Are you an iPhone 4 customer running into data upload problems?
CNET is seeing plenty such reports saying iPhone 4 usersin some regions of the country, including New York, Philadelphia, Washington, D.C., and as far west as Salt Lake City and Seattle, are experiencing dramatic drops in their data upload speeds.
People in the MacRumors forum started writing posts about the potential problem on Sunday. The initial poster from New York City said that last week he had seen upload speeds of 1.7 megabits per second. But on Saturday, he noticed he was only able to get upload speeds of 100 kilobits per second. Hundreds of people on MacRumors have responded saying they have experienced similar problems.
So far, the rumor mill has been blaming AT&T. The wireless operator, which has the exclusive contract for the iPhone in the U.S., is being accused of intentionally capping upload speeds as it experiences regional data outages that are affecting customers in different parts of the country. AT&T thus far is mum, and CNET can't confirm the reports.
While in Boston recently, CNET Reviews editor Kent German ran three separate tests using the same SpeedTest app by Xtreme Labs. He found that download and upload speed results varied by hand position. For example, one test suggests that when the iPhone 4 is held on the right side of the device, the average download speed was 998Kbps and the average upload speed was 340Kbps. When the phone was not held on the right side, the average download speed was 419Kbps and the average upload speed was 193Kbps.
Wilson Tang, a CNET TV producer in Manhattan, tested his iPhone 4 on Tuesday afternoon first using the SpeedTest.net app. At about 3:15 p.m. EDT Tuesday, he reported that he was getting download speeds of 958Kbps and 970Kbps and uploads of 57Kbps and 59Kbps, respectively. An hour and a half later, using the SpeedTest app by Xtreme Labs, he got an average download speed of 682Kbps and an average upload speed of 225Kbps.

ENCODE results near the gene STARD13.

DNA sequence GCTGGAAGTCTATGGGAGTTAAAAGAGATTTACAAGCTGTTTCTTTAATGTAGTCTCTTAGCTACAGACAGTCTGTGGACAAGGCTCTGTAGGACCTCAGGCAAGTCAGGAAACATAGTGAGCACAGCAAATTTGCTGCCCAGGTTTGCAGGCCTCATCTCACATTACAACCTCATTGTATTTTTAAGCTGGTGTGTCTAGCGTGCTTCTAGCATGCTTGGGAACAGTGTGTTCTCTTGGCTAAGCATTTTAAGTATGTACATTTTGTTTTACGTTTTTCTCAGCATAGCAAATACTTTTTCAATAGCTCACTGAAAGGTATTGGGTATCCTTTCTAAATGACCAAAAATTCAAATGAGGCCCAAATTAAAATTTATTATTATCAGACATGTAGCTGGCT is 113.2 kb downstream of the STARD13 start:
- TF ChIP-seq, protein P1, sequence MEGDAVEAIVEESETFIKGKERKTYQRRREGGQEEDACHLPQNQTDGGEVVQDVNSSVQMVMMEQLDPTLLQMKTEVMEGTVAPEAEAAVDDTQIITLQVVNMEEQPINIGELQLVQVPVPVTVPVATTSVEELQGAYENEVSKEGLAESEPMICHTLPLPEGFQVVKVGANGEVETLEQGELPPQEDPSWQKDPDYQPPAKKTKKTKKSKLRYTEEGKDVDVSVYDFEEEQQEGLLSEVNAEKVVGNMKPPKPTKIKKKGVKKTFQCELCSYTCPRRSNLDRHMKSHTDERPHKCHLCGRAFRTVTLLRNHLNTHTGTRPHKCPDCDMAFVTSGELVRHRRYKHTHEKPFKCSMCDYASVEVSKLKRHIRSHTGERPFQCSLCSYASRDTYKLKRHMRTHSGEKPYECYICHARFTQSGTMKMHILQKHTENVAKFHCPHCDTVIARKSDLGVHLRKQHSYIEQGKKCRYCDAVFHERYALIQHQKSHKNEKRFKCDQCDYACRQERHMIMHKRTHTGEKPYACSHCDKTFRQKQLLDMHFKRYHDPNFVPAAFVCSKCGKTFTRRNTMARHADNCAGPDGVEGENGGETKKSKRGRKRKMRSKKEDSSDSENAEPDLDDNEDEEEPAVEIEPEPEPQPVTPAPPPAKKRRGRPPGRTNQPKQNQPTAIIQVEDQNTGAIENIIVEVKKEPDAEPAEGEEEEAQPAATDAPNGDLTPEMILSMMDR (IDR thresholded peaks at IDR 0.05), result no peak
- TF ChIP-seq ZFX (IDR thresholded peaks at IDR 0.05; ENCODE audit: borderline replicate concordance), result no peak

It's difficult to conclude anything from these tests. But AT&T has been criticized for network performance in the past. The carrier has admitted difficulties in keeping up with the onslaught of data traffic on its network due to previous versions of the iPhone. And the company recently stopped signing new customers up to its unlimited data plans. Instead, all new smartphone subscribers get two choices of data plans, which are capped at 2 gigabytes of data and 200 megabytes of data, respectively.
CNET wants to know what our readers are seeing in terms of upload speeds. So if you're an iPhone 4 user, let us know if you're having problems and what kinds of speeds you are seeing. You can check your speed by downloading the SpeedTest app by Xtreme Labs. The Federal Communications Commission also has an app that can be downloaded for free that allows you to test your data speed connection.